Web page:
Protecting Your Phone In The Wake Of Increased Cyberattacks
Kenya has witnessed an increase in cyberattacks than ever before. A day does not pass without someone’s phone being hacked,…
Kenya has witnessed an increase in cyberattacks than ever before. A day does not pass without someone’s phone being hacked, data stolen, and cash stolen from both their bank accounts and mobile money wallets. Cases were more rampant in June.
In most cases, people will blame the “hackers” or service providers such as banks for letting such incidences happen. The truth is, most service providers such as banks and others are overwhelmed by the ballooning cyberattacks just like the rest of us.
As much as we may not be able to defeat cybercrime totally, there are common steps that we can take to prevent or minimize attacks that often happen via our smartphones. Problem is, that most of us rarely consider the security features of our smartphones.
Of late, companies such as HMD Global have been producing Android phones that come with updates of new security features for a period between two and three years. These regular updates ensure that your phone is up to date in terms of new trends and ready for evolved attacks.
My point here is that the type of phone that one buys plays a major role in either exposing or protecting them against cyberattacks. Latest Nokia phones such as G20 are one of the best and most secure Android phones because of their regular updates.
HMD Global recently posted a page on its website to help people determine how long their phone will receive patches. A phone like the G20, for example, will receive three years of security updates through June 2024. Based on the website, many devices will receive security updates for a minimum of two years, with some devices seeing security updates for up to three years.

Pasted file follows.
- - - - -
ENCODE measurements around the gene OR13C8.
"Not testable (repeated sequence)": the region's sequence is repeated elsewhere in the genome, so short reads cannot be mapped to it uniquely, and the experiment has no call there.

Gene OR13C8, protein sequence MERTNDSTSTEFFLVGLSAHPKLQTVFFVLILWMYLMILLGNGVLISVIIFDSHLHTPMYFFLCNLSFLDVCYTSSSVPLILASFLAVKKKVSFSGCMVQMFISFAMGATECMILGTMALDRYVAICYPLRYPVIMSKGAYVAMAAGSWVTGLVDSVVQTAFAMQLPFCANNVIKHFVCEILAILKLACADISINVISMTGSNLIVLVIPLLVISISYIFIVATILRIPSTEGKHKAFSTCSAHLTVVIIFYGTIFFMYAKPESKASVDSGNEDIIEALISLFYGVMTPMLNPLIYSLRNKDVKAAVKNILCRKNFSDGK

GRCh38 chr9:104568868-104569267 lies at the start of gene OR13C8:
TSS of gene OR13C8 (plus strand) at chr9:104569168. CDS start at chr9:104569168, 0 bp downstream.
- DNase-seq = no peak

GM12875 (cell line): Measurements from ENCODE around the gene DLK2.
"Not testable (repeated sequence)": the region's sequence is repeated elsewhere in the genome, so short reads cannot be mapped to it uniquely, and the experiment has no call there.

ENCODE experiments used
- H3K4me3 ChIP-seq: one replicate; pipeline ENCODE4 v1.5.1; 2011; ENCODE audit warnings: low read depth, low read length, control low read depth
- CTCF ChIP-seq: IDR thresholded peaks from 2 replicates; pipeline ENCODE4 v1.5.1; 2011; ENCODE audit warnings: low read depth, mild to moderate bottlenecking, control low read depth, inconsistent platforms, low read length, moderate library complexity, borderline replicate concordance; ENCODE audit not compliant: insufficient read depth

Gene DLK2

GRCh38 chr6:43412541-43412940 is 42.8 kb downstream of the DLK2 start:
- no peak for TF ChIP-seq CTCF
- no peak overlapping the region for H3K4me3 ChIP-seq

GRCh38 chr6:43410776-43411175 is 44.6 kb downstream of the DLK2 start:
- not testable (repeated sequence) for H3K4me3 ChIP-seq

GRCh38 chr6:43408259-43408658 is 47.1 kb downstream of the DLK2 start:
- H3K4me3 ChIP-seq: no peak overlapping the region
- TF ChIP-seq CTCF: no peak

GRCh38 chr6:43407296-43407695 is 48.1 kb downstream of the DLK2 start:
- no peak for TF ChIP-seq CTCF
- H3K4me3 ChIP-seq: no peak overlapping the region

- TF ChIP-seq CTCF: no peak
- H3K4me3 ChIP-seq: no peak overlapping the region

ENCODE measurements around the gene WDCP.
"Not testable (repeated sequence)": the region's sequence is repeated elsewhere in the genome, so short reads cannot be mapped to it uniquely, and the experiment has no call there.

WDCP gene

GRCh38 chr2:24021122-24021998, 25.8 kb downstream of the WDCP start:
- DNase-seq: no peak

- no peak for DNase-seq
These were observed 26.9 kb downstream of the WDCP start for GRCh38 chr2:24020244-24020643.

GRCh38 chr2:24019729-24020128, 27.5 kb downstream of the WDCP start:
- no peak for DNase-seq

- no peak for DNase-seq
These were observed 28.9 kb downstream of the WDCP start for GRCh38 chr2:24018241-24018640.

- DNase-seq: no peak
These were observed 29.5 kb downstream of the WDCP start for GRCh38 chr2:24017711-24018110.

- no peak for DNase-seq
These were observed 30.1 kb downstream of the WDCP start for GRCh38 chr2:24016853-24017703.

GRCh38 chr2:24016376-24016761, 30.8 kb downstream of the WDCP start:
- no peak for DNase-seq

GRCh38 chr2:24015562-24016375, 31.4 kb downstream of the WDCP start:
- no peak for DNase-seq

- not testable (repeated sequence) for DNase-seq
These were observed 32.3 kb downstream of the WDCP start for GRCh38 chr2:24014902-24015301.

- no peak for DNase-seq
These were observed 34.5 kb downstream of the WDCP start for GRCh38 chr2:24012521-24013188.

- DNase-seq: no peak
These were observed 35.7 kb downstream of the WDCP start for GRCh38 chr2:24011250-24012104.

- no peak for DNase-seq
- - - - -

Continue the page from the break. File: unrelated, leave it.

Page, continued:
Now, protecting your phone starts with how easily an unauthorized person accesses your phone. Most phone manufacturers have enabled the use of passwords as a way of keeping people off your data on your phone. But passwords have become useless of late.
Most Nokia devices, for instance, come with a fingerprint sensor for locking or unlocking your phone, voice recognition for locking and unlocking your phone, and an eye scanner for the same purpose of locking or unlocking your phone.
At the same time, every smartphone comes either with apps installed or we download and install our own. In downloading our own apps, the majority of us end up downloading apps that jeopardize our data and privacy. Make sure that you download and install genuine apps from verifiable sources such as Google Playstore.
On a daily basis, your apps will keep on updating. Here is where most of us make a mistake. We rarely update our apps. I will advise that you set your apps to automatically update wherever your phone is on a verifiable WiFi network, especially at the office. Avoid public WiFis.